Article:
Modular Perspective and Vermeer's Room

Tomás García-Salgado
Bridges London: Mathematics, Music, Art, Architecture, Culture (2006)
Pages 379–386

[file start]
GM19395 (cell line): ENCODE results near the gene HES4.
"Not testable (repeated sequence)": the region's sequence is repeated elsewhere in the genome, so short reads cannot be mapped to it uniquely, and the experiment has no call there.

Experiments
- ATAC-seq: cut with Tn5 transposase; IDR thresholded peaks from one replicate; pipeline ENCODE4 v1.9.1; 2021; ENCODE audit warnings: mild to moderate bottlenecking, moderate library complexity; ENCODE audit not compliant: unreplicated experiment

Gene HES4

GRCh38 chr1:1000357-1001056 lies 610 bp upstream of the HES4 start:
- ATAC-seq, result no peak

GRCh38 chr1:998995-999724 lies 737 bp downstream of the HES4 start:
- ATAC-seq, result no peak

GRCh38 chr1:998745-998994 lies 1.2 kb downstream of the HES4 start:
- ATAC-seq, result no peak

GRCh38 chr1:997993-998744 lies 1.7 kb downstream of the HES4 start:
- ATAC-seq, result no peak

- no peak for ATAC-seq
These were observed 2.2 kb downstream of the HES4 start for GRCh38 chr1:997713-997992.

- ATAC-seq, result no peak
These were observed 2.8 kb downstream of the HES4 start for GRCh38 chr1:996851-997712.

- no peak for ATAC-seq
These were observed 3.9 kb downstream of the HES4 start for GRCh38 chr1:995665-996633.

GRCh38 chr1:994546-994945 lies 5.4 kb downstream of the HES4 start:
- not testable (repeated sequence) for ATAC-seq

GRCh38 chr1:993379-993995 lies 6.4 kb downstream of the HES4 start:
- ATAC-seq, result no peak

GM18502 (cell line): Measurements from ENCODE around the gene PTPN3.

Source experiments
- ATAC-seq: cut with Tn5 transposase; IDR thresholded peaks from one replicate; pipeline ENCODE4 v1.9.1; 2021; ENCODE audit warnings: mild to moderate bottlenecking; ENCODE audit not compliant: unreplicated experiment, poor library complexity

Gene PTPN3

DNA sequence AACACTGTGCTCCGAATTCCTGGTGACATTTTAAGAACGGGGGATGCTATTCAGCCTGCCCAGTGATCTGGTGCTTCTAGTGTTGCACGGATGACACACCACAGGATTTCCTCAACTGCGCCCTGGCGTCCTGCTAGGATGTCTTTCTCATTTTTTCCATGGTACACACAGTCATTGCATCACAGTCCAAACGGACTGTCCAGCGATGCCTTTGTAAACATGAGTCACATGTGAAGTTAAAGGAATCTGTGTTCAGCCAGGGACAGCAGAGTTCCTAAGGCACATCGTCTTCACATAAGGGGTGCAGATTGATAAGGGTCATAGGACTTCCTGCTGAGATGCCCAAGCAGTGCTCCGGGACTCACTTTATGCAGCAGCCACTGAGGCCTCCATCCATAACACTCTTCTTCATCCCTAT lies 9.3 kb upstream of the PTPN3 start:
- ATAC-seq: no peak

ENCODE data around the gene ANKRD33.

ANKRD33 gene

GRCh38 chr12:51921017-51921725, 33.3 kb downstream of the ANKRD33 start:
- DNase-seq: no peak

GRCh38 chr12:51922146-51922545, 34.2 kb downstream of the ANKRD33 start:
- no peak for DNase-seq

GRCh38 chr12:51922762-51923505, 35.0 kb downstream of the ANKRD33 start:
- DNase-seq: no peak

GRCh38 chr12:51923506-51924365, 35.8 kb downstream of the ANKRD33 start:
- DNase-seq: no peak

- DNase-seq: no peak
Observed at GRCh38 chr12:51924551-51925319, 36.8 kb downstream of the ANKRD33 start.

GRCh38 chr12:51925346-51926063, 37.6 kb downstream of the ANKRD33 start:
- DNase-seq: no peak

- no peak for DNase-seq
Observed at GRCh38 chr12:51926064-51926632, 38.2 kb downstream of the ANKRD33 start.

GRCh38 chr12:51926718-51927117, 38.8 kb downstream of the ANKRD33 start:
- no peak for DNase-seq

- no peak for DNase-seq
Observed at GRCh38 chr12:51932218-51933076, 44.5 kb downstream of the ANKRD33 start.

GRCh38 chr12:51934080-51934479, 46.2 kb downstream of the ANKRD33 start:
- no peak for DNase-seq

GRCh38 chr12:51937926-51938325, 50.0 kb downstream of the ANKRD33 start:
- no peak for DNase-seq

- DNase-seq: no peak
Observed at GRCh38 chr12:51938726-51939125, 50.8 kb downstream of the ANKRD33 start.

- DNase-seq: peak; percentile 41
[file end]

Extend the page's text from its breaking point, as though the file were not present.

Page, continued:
The room’s dimensions of the Music Lesson (ML), as deduced in my first perspective analysis [1], corroborate that the projected image on its back wall approximates the real size of the painting, as Steadman first pointed out. It seems unlikely that the tiled floors in Vermeer’s paintings were done at random. Instead, some of them seem to have a consistent image formation of about 90º of aperture of visual field, which speaks on behalf of the use of the camera obscura. Steadman based his consistency analysis of the underlying tiled floor grids of Vermeer’s paintings in the inverse perspective method [2], finding that about six of them seem to depict the very same room. Following this idea, but instead of deducing the room’s plan and elevation as he did, I will proceed directly in perspective with the aid of my Modular Perspective method. Thus overlaying the floor grid of the ML to another painting’s floor grid, I will prove if they are consistent or not. In addition, if they are so, the real size of the second floor grid will be deduced. As far as I know, such a perspective proof has never been attempted before.